Jack and Caroline Milne were warmly welcomed by the Jackson Academy family this school year. Jack, the Vice President and Dean of School, will take over as Head of School in January with the departure of Cliff Kling.

Jack Milne Called to Serve Students


Kitchen Tune-Up

When Jackson Academy began a broad and serious search last year for a new Vice President and Dean, they knew exactly what they were looking for. The bar was set incredibly high.


They wanted a mature person with real-world experience, a person of deep faith and character who had a passion for developing faith and character in young people, someone whose philosophy of education valued every student’s talents and potential, and someone who embraced educational challenge and change with optimistic enthusiasm and a willingness to work extremely hard.


Jackson Academy welcomed Jack Milne this year as their new Vice President and Dean of the School. He and wife Caroline, whom he insists is his much better half, arrived in Jackson from Jacksonville, Florida, this past summer. Although Jack has spent the past sixteen years in both classroom and leadership positions at The Bolles School, one of the nation’s leading independent schools, he was a latecomer to the career he loves.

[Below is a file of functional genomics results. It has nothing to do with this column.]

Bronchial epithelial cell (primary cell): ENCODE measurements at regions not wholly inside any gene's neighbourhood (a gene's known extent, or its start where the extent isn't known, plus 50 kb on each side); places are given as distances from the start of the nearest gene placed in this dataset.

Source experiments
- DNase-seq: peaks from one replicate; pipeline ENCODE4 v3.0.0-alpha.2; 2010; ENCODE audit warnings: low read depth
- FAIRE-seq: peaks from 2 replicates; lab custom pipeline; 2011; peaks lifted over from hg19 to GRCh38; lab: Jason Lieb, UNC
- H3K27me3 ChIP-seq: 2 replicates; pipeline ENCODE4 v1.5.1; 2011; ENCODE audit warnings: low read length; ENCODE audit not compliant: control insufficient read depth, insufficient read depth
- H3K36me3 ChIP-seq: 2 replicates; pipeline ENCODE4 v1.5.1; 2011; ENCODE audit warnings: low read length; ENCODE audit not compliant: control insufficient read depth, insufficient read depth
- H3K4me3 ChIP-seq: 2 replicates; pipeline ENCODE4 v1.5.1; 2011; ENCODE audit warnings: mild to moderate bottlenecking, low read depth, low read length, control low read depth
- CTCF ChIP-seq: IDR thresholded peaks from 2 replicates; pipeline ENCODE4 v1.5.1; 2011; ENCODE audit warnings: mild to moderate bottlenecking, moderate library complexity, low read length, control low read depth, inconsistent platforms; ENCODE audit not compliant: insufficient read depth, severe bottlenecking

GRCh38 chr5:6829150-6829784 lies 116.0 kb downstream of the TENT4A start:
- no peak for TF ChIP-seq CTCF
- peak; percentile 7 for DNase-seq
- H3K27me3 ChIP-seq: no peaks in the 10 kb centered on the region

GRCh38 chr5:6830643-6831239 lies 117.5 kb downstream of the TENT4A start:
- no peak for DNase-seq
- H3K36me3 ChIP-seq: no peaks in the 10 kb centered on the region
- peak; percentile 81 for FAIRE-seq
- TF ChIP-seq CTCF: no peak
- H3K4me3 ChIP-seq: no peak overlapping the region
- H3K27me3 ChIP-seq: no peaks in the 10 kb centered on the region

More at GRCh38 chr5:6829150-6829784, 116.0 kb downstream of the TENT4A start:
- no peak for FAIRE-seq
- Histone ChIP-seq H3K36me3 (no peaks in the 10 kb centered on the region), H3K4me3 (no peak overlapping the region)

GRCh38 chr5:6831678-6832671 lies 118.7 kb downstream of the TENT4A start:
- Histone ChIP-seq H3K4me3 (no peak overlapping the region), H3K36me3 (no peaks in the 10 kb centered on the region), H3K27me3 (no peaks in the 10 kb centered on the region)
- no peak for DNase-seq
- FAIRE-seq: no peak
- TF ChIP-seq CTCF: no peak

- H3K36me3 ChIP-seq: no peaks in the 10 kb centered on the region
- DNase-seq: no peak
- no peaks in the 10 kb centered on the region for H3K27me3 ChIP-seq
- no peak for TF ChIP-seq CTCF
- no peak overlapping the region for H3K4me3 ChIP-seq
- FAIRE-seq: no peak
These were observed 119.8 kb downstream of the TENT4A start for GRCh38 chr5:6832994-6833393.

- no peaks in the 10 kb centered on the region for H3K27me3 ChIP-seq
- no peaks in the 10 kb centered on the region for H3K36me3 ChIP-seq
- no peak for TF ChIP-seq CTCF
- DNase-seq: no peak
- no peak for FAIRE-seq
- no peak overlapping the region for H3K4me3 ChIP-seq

An Offensive Lineman at Vanderbilt in the early 1970s, Jack received a Bachelor of Arts in History intending to teach. Somewhere along the way, he decided that practicing law might be more practical, and so he earned a law degree from the University of Florida College of Law. He practiced with his brother for ten years, and although he thoroughly enjoyed the study of law, he did not find great satisfaction in actually practicing it!


He also worked in a few family businesses but never quite lost the desire to teach. Twenty-five years from the day he graduated from college, he sought the counsel of a close friend who happened to be a college professor. That friend encouraged him to go to see a certain school administrator, telling him that he would be interested if a position ever became available. Jack left the interview that day thinking, “At least I have made the effort. If anything comes of it, maybe it’s meant to be.”